That's sounds just like the kind of story that could come from the PR office of a political party or the head office of a major pharmaceutical company.


8 comments:

  1. "Wonder drug may treat cancer, addiction"

    What? They left off that it _may_ treat male pattern baldness and reduce the appearance of lines and wrinkles? I mean, it might, eh. Unless they've tested it and know it won't, but it would sure be a wonder drug if it did.

    I think any press release writer/editor who uses "wonder drug" should be asked to find another line of work.

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  2. Which is why I never made any claims of my own as to the quality of Futurity.org itself, just at the aggressive dismissal of it in principle by the journalists (and also wondering why non-journalists were not as violent in their reactions).

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  3. Bora is right: more people with real scientific background enter the market of science writing - thanks to the education bubble. And, as far as the quality of science writing is concerned, that's a good thing. Because for every 100 good writers we have maybe 5 people who understand science, yet for every 100 good scientists there are around 25 people who can write well.

    This otherwise wonderful "statistics" is contaminated with a sad fact that scientists who can write are a lot more cornered marker-wise (people whose primary talent is to write can always opt for covering Mel Gibson's next alcoholism bout). So they are, on average, more conformist. Meaning they put up more with bullshit like "treating cancer and addiction with the same magic bullet". And since societal demand for bullshit journalism is steadily increasing, we witness a situation where the quality of scientific journalism remains about constant.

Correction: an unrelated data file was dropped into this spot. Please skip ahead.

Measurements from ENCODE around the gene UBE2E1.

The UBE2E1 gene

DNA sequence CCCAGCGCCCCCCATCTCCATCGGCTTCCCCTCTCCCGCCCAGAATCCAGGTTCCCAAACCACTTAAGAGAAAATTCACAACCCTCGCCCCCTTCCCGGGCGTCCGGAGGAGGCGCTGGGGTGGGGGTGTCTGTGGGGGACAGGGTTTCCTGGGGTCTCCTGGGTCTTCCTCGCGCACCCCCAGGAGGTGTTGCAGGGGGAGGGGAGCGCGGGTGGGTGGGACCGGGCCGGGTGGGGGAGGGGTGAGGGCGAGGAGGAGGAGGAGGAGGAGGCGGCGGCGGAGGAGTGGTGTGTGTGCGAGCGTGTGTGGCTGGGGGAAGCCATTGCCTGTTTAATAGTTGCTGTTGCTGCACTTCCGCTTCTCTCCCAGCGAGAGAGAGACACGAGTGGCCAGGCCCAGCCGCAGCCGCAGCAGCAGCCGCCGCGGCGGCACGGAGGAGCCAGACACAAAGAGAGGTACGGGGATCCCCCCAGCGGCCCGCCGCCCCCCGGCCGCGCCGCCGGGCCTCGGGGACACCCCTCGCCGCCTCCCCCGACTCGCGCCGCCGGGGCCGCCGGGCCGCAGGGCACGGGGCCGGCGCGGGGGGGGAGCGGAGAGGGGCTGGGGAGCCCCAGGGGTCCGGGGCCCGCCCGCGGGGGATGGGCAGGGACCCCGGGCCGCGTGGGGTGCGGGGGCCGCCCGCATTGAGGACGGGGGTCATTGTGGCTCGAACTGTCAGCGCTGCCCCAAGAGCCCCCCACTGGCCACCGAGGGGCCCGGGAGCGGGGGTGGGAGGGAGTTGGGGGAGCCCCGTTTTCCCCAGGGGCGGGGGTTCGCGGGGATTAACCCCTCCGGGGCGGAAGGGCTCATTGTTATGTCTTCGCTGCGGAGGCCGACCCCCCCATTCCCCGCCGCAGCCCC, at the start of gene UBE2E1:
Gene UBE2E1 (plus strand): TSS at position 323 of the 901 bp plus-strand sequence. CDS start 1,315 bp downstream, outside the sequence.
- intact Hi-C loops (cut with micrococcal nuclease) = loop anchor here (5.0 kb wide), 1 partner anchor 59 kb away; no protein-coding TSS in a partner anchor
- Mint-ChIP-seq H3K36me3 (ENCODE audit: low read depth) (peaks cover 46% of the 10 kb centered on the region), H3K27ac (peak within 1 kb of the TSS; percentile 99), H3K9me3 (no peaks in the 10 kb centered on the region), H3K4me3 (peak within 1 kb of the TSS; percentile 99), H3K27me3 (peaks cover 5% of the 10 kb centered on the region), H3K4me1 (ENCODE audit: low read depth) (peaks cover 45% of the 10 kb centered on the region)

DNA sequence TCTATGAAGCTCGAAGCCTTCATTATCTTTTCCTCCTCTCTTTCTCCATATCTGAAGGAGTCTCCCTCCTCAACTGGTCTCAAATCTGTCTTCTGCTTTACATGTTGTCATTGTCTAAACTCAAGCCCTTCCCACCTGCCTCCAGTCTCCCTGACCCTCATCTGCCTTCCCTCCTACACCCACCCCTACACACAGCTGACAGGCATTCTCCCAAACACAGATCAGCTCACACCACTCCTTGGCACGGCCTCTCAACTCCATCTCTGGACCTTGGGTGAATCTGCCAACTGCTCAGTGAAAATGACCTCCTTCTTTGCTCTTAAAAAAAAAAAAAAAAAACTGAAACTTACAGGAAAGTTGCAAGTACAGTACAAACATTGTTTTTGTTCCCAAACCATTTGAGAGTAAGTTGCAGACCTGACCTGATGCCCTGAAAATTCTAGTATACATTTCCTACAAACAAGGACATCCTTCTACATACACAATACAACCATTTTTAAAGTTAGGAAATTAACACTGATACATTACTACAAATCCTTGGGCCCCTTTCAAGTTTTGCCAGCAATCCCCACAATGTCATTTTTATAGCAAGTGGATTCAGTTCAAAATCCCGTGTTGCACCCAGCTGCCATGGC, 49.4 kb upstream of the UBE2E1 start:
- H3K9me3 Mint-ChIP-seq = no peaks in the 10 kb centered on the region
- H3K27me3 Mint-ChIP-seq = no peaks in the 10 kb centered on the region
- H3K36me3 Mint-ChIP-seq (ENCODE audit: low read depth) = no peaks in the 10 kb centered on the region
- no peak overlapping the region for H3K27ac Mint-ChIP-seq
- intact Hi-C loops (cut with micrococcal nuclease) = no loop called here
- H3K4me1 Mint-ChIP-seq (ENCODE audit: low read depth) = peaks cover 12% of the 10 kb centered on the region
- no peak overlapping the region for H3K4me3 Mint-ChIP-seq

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  4. The way I see it, there is no solution other than a scientifically literate public magically popping in to existence.

    You have a majority of science journalists doing very poor job of accurately reporting the science. This, assuming there will still be science journalists in the future, which it not at all certain, will not change because the relevant qualities for this to happen are not among the ones actively being selected for in the process of becoming a science journalist.

    And if you skip science journalists altogether, you will end up with the bias reporting from scientists and university PR departments, another thing that won't change, for obvious reasons....

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  5. DK says,

    Because for every 100 good writers we have maybe 5 people who understand science, yet for every 100 good scientists there are around 25 people who can write well.

    There's more to it than that. For one thing, you are making the implicit assumption that a large proportion of those 100 "good" scientists will understand science. That's not been my experience.

    I encounter many science journalists who have science backgrounds according to their CVs but the quality of their science reporting doesn't seem to be superior to that of other science journalists. If you think about it, you'll realize that they have to write a lot of articles that are well outside their areas of expertise.

    Furthermore, I encounter lots of practicing scientists whose understanding of science leaves a lot to be desired. Some of the worst press releases, for example, are completely accurate when it comes to reporting on the opinion of the scientists who just published the work. It's just that those opinions are worthless.

    That's why Carl Zimmer says you have to investigate and confirm what you read in press releases.

    You can assume that a large percentage of science journalists are good writers but you can't assume that a large percentage of scientists understand science. That's sad, but true.

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  6. Carl Zimmer himself is a great example of the right balance. Consider that in spite of not having a science background, the man has written a textbook on evolution that is going to come out on October 15.

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  7. There's more to it than that. For one thing, you are making the implicit assumption that a large proportion of those 100 "good" scientists will understand science. That's not been my experience.

    Whether it is large or not is 100% irrelevant. The assumption that I make (in fact, a straightforward statement that should be self-evident) is that, on average and with other things being equal, people with scientific background understand science better than those without it.

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  8. Larry: Not all of us who cover science and research from universities support Futurity. You can do a Google blog search on "futurity" and "earle holland" and quickly see the objections I've raised. And you can take a look at some of the offerings we post on our research blog [http://researchnews.osu.edu/blog] and quickly see the opinions we have on science communications from universities, including Darwinius.

    Earle